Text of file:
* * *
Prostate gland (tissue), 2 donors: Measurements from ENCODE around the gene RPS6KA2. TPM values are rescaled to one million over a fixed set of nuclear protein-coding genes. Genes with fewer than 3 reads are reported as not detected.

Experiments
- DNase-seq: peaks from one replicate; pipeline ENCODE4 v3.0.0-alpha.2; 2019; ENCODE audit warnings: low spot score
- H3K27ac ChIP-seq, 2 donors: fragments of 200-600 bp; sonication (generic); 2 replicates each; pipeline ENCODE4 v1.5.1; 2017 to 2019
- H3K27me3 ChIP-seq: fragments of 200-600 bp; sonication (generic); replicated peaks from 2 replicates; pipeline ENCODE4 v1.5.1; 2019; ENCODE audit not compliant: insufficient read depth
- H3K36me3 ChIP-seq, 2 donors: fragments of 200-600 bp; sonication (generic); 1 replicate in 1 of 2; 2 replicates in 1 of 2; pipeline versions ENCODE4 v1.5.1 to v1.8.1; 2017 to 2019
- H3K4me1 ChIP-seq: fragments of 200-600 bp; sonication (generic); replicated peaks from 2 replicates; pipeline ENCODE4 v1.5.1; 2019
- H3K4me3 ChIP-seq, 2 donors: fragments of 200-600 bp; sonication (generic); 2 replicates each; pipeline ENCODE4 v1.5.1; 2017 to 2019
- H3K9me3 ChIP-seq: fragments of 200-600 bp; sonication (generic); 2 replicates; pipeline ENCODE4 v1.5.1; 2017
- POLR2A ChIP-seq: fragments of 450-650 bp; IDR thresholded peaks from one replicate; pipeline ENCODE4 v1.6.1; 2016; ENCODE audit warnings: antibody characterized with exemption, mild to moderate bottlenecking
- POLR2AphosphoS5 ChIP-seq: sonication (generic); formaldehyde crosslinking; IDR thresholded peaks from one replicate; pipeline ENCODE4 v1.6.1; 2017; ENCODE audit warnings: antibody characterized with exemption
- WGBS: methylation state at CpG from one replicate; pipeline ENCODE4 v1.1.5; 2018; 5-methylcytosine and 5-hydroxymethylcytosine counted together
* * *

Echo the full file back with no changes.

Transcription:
Prostate gland (tissue), 2 donors: Measurements from ENCODE around the gene RPS6KA2. TPM values are rescaled to one million over a fixed set of nuclear protein-coding genes. Genes with fewer than 3 reads are reported as not detected.

Experiments
- DNase-seq: peaks from one replicate; pipeline ENCODE4 v3.0.0-alpha.2; 2019; ENCODE audit warnings: low spot score
- H3K27ac ChIP-seq, 2 donors: fragments of 200-600 bp; sonication (generic); 2 replicates each; pipeline ENCODE4 v1.5.1; 2017 to 2019
- H3K27me3 ChIP-seq: fragments of 200-600 bp; sonication (generic); replicated peaks from 2 replicates; pipeline ENCODE4 v1.5.1; 2019; ENCODE audit not compliant: insufficient read depth
- H3K36me3 ChIP-seq, 2 donors: fragments of 200-600 bp; sonication (generic); 1 replicate in 1 of 2; 2 replicates in 1 of 2; pipeline versions ENCODE4 v1.5.1 to v1.8.1; 2017 to 2019
- H3K4me1 ChIP-seq: fragments of 200-600 bp; sonication (generic); replicated peaks from 2 replicates; pipeline ENCODE4 v1.5.1; 2019
- H3K4me3 ChIP-seq, 2 donors: fragments of 200-600 bp; sonication (generic); 2 replicates each; pipeline ENCODE4 v1.5.1; 2017 to 2019
- H3K9me3 ChIP-seq: fragments of 200-600 bp; sonication (generic); 2 replicates; pipeline ENCODE4 v1.5.1; 2017
- POLR2A ChIP-seq: fragments of 450-650 bp; IDR thresholded peaks from one replicate; pipeline ENCODE4 v1.6.1; 2016; ENCODE audit warnings: antibody characterized with exemption, mild to moderate bottlenecking
- POLR2AphosphoS5 ChIP-seq: sonication (generic); formaldehyde crosslinking; IDR thresholded peaks from one replicate; pipeline ENCODE4 v1.6.1; 2017; ENCODE audit warnings: antibody characterized with exemption
- WGBS: methylation state at CpG from one replicate; pipeline ENCODE4 v1.1.5; 2018; 5-methylcytosine and 5-hydroxymethylcytosine counted together